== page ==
Maryland Bankruptcy

What Are The Maryland Bankruptcy Exemptions?

Maryland law protects all or a portion of your property from being seized by creditors or the bankruptcy trustee in a Chapter 7 bankruptcy. In a Chapter 13 bankruptcy, you are generally allowed to keep all of your assets and property. Certain exceptions may apply, so it’s wise to consult with a Maryland bankruptcy attorney to find which of your assets will be protected in a bankruptcy filed in Maryland. In general, the major Maryland bankruptcy exemptions include:

Real Estate (the Homestead Exemption)
Up to $5,000 in real or personal property can be protected.
There is no specific automobile exemption in Maryland.
Other Property
Up The debtor’s interest, not to exceed $1,000 in value, in household furnishings, household goods, wearing apparel, appliances, books, animals kept as pets, and other items that are held primarily for the personal, family, or household use; cash or property of any kind equivalent in value to $6,000; and 100 percent of the value of professionally described health aids.
Go to the complete list of Maryland bankruptcy exemptions

Please remember that this page provides general information only, and is not intended to provide legal advice. The information is not a substitute for the advice of a qualified bankruptcy attorney. If you need legal assistance, consult an attorney.

Which state’s exemption laws apply in your bankruptcy?

Generally, the laws of the state in which you lived for the 730 days (2 years) prior to filing a bankruptcy petition will apply in your bankruptcy.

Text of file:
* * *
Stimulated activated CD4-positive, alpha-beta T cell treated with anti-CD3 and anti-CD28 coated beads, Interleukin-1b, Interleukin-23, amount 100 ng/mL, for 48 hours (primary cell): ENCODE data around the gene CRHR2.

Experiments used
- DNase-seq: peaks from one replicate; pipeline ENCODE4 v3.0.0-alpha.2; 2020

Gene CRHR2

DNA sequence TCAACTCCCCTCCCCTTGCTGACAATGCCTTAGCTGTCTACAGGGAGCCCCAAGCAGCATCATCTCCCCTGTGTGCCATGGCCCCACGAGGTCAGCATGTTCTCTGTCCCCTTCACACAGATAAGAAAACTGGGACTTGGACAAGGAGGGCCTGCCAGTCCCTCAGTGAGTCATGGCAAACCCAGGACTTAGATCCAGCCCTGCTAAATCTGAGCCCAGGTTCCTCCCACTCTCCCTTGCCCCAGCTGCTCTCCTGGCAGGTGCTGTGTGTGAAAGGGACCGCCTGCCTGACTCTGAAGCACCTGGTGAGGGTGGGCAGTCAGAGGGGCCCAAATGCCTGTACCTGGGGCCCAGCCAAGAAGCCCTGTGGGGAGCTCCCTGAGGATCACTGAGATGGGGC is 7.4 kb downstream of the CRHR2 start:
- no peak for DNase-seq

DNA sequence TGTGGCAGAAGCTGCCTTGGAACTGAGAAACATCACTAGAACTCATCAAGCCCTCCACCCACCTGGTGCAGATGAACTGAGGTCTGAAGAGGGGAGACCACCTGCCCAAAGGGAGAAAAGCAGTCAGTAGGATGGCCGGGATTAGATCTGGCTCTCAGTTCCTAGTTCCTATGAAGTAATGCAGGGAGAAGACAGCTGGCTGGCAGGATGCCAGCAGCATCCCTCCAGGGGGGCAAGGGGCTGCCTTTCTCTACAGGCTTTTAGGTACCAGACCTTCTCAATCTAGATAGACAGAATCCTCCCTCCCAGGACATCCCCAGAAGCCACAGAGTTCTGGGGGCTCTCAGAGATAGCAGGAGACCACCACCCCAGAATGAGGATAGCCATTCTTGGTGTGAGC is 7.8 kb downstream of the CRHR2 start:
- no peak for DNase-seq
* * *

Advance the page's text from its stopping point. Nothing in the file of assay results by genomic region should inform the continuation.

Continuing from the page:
If you have not lived in the same state for the 2 years immediately prior to filing your bankruptcy petition, the laws of the state in which you lived for the majority of the 180-day period preceding the 2-year period will likely apply.

If application of the preceding general rules renders you ineligible for exemptions under any state’s laws, you may be allowed to choose the federal exemptions applicable in your bankruptcy.

Is Maryland a Community Property State?

No, Maryland is not a community property state. Because it is not a community property state, you will be responsible for your spouse’s debts only if you voluntarily assumed those debts by, for example, co-signing on a loan given to your spouse. In a non-community property state, one spouse can file for bankruptcy and be eligible to eliminate all of their unsecured debts without the involvement of the other spouse.

How did your senator vote on the new bankruptcy laws?

Following years of intense lobbying by creditors, Congress passed the Bankruptcy Abuse Prevention and Consumer Protection Act of 2005 (BAPCPA). How did your Senators vote on these largely pro-creditor provisions?

Mikulski (D-MD) — YEA 
Sarbanes (D-MD) — YEA

Maryland Bankruptcy Court Locations:

Baltimore Division
Garmatz Federal Courthouse

101 West Lombard Street
Suite 8308
Baltimore, MD 21201
(410) 962-2688

Federal Courthouse
6500 Cherrywood Lane
Suite 300
Greenbelt, MD 20770
(301) 344-8018

Salisbury Courthouse
U.S. Post Office Building
129 East Main Street, Room 104
Salisbury, Md 21801

Note: You may not have to actually go to one of the above bankruptcy courts. Trustees often conduct your meeting at a local venue.

Although bankruptcy is federal law, the bankruptcy courts in each jurisdiction have local rules that must be followed. A local bankruptcy attorney will be familiar with the specific rules in your area.

Maryland Bankruptcy Attorney Locations:

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